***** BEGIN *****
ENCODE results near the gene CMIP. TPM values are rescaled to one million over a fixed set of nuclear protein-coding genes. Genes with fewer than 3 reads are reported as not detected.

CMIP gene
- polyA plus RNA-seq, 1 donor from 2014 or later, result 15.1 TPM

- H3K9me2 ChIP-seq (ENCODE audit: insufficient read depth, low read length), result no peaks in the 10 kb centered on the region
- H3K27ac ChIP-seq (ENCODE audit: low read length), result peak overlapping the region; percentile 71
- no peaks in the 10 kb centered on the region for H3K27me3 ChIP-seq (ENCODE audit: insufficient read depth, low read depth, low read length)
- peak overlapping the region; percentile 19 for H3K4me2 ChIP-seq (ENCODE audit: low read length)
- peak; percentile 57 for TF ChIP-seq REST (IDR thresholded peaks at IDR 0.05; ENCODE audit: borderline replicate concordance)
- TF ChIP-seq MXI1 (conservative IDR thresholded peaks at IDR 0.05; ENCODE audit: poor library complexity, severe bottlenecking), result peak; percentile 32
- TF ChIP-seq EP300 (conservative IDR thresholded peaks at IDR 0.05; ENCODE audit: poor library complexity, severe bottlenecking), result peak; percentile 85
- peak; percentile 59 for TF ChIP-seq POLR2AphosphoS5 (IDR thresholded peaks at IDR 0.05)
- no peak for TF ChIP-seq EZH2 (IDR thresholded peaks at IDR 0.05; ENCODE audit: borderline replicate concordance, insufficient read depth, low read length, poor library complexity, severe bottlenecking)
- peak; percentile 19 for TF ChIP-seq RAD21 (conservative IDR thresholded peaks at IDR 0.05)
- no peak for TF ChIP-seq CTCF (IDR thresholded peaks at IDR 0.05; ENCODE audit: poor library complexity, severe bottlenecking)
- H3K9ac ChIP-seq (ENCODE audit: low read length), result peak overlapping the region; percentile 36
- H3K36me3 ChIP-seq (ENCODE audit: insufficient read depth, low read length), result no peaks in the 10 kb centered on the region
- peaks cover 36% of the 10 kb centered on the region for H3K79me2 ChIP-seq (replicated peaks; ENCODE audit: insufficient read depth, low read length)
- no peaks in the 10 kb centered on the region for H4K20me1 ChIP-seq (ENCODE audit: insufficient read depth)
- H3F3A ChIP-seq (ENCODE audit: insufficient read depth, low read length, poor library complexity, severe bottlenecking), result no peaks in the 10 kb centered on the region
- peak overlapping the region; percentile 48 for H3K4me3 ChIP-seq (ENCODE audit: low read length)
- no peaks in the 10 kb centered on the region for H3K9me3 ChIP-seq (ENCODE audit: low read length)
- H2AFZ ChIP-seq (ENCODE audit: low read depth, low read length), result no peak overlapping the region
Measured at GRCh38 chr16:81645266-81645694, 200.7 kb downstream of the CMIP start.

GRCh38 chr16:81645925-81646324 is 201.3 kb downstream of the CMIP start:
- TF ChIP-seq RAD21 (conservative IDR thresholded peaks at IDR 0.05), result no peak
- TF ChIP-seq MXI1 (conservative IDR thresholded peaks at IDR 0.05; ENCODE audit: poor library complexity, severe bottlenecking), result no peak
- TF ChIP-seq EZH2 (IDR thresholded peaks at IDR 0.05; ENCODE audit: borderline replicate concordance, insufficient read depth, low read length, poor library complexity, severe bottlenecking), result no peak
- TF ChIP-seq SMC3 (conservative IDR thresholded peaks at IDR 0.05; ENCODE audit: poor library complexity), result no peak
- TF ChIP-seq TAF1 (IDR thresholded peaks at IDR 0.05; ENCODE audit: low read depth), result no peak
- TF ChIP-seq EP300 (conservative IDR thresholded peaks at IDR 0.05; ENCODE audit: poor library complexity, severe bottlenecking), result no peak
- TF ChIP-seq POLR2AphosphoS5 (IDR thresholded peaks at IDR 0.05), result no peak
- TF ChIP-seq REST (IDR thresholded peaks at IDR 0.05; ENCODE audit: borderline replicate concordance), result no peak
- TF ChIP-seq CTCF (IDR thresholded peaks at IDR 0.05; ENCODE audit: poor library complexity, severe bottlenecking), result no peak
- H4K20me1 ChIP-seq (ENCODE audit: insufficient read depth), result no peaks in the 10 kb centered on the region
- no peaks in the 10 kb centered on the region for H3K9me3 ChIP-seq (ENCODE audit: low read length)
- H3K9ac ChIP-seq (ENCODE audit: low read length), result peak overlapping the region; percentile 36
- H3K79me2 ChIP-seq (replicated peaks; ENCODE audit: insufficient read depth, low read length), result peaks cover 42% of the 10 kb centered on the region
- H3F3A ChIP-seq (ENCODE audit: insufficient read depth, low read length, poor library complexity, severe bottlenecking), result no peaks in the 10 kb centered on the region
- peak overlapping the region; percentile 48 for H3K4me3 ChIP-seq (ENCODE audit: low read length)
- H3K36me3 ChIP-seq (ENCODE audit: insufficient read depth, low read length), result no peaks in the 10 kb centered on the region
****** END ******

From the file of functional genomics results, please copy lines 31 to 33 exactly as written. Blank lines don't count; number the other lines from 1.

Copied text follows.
- TF ChIP-seq POLR2AphosphoS5 (IDR thresholded peaks at IDR 0.05), result no peak
- TF ChIP-seq REST (IDR thresholded peaks at IDR 0.05; ENCODE audit: borderline replicate concordance), result no peak
- TF ChIP-seq CTCF (IDR thresholded peaks at IDR 0.05; ENCODE audit: poor library complexity, severe bottlenecking), result no peak